But they don’t plan to break the bank because there is already a lot of money being given to Austin and Bryant.
You can’t pay three receivers top dollar.
Just asked the Giants, who are almost certain to lose Manningham in free agency this year.
Team vice president Stephen Jones, who has carefully and artfully managed the Cowboys through salary cap hell and back, said the Cowboys have the financial resources to do whatever they need to do. They are currently $12.6 million under the cap and can restructure several contracts to acquire more room if need be.
According to a source, the Cowboys have already one financial decision given them financial flexibility by choosing to tender a contract to only one restricted free agent, fullback Tony Fiammetta. Of the others, only wide receiver Kevin Ogletree had a chance of returning next year. If he does return, it will be at a minimum deal, rather than the $1.26 million free agent tender.
It's only the beginning of several huge decisions that must be made in the next couple of weeks. The must decide by March 5 whether to put the franchise tag on linebacker Anthony Spencer, guaranteeing him $8.8 million next season, or let him hit free agency where he is sure to draw big contract on the open market.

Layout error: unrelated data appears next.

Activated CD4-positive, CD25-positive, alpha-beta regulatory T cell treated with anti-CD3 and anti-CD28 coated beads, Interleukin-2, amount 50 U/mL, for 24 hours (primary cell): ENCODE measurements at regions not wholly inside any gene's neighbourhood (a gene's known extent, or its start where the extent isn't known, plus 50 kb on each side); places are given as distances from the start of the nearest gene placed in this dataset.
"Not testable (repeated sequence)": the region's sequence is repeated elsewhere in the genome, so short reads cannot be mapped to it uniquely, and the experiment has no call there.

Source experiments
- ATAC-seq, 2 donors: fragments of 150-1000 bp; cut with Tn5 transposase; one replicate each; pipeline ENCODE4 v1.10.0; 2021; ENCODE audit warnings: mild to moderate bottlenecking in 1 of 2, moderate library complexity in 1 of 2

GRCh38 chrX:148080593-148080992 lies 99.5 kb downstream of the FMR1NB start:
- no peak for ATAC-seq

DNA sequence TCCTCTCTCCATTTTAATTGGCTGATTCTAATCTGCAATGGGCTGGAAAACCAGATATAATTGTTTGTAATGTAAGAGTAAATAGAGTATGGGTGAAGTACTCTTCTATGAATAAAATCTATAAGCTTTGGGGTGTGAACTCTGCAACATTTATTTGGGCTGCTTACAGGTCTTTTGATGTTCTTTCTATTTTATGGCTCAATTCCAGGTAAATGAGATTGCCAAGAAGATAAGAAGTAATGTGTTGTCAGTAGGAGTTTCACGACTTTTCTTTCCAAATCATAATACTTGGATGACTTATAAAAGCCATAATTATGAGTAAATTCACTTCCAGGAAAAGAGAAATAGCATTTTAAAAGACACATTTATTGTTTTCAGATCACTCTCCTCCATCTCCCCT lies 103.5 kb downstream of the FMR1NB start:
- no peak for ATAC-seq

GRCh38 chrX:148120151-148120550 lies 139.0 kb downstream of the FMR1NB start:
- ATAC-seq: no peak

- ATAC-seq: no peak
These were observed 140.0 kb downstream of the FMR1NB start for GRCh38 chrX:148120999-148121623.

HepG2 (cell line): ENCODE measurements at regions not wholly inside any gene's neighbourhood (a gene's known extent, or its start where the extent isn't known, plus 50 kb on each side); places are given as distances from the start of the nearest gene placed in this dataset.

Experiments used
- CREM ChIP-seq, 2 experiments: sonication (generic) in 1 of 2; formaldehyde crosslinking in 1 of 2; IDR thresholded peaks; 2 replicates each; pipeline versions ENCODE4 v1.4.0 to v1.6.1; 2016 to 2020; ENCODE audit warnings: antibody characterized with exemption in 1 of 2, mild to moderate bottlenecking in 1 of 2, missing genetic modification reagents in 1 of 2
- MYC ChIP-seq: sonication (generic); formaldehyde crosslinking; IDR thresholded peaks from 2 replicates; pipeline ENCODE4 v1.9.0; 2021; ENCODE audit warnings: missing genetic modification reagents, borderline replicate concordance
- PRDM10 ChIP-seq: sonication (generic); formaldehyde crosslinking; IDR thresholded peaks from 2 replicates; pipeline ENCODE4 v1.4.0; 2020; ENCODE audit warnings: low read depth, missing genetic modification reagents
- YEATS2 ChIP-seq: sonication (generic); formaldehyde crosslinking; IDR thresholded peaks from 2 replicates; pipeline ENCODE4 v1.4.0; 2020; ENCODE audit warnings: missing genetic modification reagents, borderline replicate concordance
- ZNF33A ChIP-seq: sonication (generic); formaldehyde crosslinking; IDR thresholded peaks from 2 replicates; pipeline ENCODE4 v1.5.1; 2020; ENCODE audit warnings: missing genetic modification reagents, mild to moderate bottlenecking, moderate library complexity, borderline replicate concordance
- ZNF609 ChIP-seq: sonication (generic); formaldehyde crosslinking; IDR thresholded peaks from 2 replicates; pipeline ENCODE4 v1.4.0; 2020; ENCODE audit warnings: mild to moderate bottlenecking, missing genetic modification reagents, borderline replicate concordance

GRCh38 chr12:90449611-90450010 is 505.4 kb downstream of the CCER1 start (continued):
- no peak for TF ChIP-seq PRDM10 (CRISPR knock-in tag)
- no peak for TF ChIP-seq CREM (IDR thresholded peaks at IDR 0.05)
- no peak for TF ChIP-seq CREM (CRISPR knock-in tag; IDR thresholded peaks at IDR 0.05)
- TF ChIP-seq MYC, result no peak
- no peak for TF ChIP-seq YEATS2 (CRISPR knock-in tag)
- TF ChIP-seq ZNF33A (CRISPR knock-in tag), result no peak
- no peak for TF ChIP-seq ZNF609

"Spencer is a difficult one," Jones said. "He is a helluva player."
Jones said the Cowboys will likely also decide the fate of cornerback Terence Newman before free agency officially begins March 13. He is candidate to be cut because of his age, salary, declining play and injury. The Cowboys can save roughly $6 million by releasing him after June 1.
The Cowboys won't wait that long to decide because if they are not going to bring him back they plan to add a veteran in free agency which is independent of their plans of adding a young cornerback in the draft. The need for multiple cornerbacks is great because only Mike Jenkins and nickel back Orlando Scandrick are set for next season, and Jenkins is in the final year of his contract.
"We will the decision (with Newman) made," Jones said. "We are going to need to decide internally what we are going to do whether we are going the veteran route. We will go with a young guy regardless." -- Clarence Hill